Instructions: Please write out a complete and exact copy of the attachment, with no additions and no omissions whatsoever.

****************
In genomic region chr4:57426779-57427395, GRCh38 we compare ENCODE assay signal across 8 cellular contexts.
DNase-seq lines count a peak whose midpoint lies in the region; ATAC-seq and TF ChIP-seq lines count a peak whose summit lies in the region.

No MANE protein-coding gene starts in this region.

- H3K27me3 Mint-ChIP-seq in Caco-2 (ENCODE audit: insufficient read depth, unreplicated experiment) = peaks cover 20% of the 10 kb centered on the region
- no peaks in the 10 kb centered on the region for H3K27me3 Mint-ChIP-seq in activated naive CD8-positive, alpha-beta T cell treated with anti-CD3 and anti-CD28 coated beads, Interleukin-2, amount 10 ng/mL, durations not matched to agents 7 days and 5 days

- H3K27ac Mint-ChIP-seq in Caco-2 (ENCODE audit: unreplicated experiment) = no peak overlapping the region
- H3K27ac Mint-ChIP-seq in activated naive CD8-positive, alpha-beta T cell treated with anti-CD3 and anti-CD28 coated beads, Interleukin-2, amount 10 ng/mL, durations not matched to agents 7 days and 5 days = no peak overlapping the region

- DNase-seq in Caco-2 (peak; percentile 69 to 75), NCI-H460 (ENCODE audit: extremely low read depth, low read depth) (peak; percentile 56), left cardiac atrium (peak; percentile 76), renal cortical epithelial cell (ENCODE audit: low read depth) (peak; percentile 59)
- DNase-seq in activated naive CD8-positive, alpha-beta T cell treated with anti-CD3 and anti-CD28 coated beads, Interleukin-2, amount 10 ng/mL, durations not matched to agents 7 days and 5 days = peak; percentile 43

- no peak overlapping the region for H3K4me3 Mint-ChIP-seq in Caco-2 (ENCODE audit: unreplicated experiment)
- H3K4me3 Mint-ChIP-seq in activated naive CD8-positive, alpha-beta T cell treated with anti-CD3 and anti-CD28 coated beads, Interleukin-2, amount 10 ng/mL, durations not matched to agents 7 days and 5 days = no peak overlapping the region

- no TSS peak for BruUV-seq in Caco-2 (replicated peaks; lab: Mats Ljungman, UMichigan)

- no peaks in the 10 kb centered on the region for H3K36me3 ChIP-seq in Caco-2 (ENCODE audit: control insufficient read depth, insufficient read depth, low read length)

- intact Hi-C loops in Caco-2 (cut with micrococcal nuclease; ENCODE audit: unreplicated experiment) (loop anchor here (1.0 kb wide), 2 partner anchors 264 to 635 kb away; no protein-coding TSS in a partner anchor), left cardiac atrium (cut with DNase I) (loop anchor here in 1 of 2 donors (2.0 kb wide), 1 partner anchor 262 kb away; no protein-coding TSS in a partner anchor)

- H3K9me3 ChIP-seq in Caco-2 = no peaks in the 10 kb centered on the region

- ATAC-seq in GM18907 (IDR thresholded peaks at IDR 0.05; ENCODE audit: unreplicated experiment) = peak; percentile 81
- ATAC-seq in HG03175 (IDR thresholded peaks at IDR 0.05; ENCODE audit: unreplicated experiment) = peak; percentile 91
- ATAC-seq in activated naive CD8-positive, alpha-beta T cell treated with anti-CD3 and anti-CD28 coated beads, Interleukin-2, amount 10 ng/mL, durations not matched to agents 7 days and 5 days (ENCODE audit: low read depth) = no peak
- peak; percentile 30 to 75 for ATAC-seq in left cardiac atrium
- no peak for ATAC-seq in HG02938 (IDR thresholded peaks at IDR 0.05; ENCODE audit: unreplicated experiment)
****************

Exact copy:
In genomic region chr4:57426779-57427395, GRCh38 we compare ENCODE assay signal across 8 cellular contexts.
DNase-seq lines count a peak whose midpoint lies in the region; ATAC-seq and TF ChIP-seq lines count a peak whose summit lies in the region.

No MANE protein-coding gene starts in this region.

- H3K27me3 Mint-ChIP-seq in Caco-2 (ENCODE audit: insufficient read depth, unreplicated experiment) = peaks cover 20% of the 10 kb centered on the region
- no peaks in the 10 kb centered on the region for H3K27me3 Mint-ChIP-seq in activated naive CD8-positive, alpha-beta T cell treated with anti-CD3 and anti-CD28 coated beads, Interleukin-2, amount 10 ng/mL, durations not matched to agents 7 days and 5 days

- H3K27ac Mint-ChIP-seq in Caco-2 (ENCODE audit: unreplicated experiment) = no peak overlapping the region
- H3K27ac Mint-ChIP-seq in activated naive CD8-positive, alpha-beta T cell treated with anti-CD3 and anti-CD28 coated beads, Interleukin-2, amount 10 ng/mL, durations not matched to agents 7 days and 5 days = no peak overlapping the region

- DNase-seq in Caco-2 (peak; percentile 69 to 75), NCI-H460 (ENCODE audit: extremely low read depth, low read depth) (peak; percentile 56), left cardiac atrium (peak; percentile 76), renal cortical epithelial cell (ENCODE audit: low read depth) (peak; percentile 59)
- DNase-seq in activated naive CD8-positive, alpha-beta T cell treated with anti-CD3 and anti-CD28 coated beads, Interleukin-2, amount 10 ng/mL, durations not matched to agents 7 days and 5 days = peak; percentile 43

- no peak overlapping the region for H3K4me3 Mint-ChIP-seq in Caco-2 (ENCODE audit: unreplicated experiment)
- H3K4me3 Mint-ChIP-seq in activated naive CD8-positive, alpha-beta T cell treated with anti-CD3 and anti-CD28 coated beads, Interleukin-2, amount 10 ng/mL, durations not matched to agents 7 days and 5 days = no peak overlapping the region

- no TSS peak for BruUV-seq in Caco-2 (replicated peaks; lab: Mats Ljungman, UMichigan)

- no peaks in the 10 kb centered on the region for H3K36me3 ChIP-seq in Caco-2 (ENCODE audit: control insufficient read depth, insufficient read depth, low read length)

- intact Hi-C loops in Caco-2 (cut with micrococcal nuclease; ENCODE audit: unreplicated experiment) (loop anchor here (1.0 kb wide), 2 partner anchors 264 to 635 kb away; no protein-coding TSS in a partner anchor), left cardiac atrium (cut with DNase I) (loop anchor here in 1 of 2 donors (2.0 kb wide), 1 partner anchor 262 kb away; no protein-coding TSS in a partner anchor)

- H3K9me3 ChIP-seq in Caco-2 = no peaks in the 10 kb centered on the region

- ATAC-seq in GM18907 (IDR thresholded peaks at IDR 0.05; ENCODE audit: unreplicated experiment) = peak; percentile 81
- ATAC-seq in HG03175 (IDR thresholded peaks at IDR 0.05; ENCODE audit: unreplicated experiment) = peak; percentile 91
- ATAC-seq in activated naive CD8-positive, alpha-beta T cell treated with anti-CD3 and anti-CD28 coated beads, Interleukin-2, amount 10 ng/mL, durations not matched to agents 7 days and 5 days (ENCODE audit: low read depth) = no peak
- peak; percentile 30 to 75 for ATAC-seq in left cardiac atrium
- no peak for ATAC-seq in HG02938 (IDR thresholded peaks at IDR 0.05; ENCODE audit: unreplicated experiment)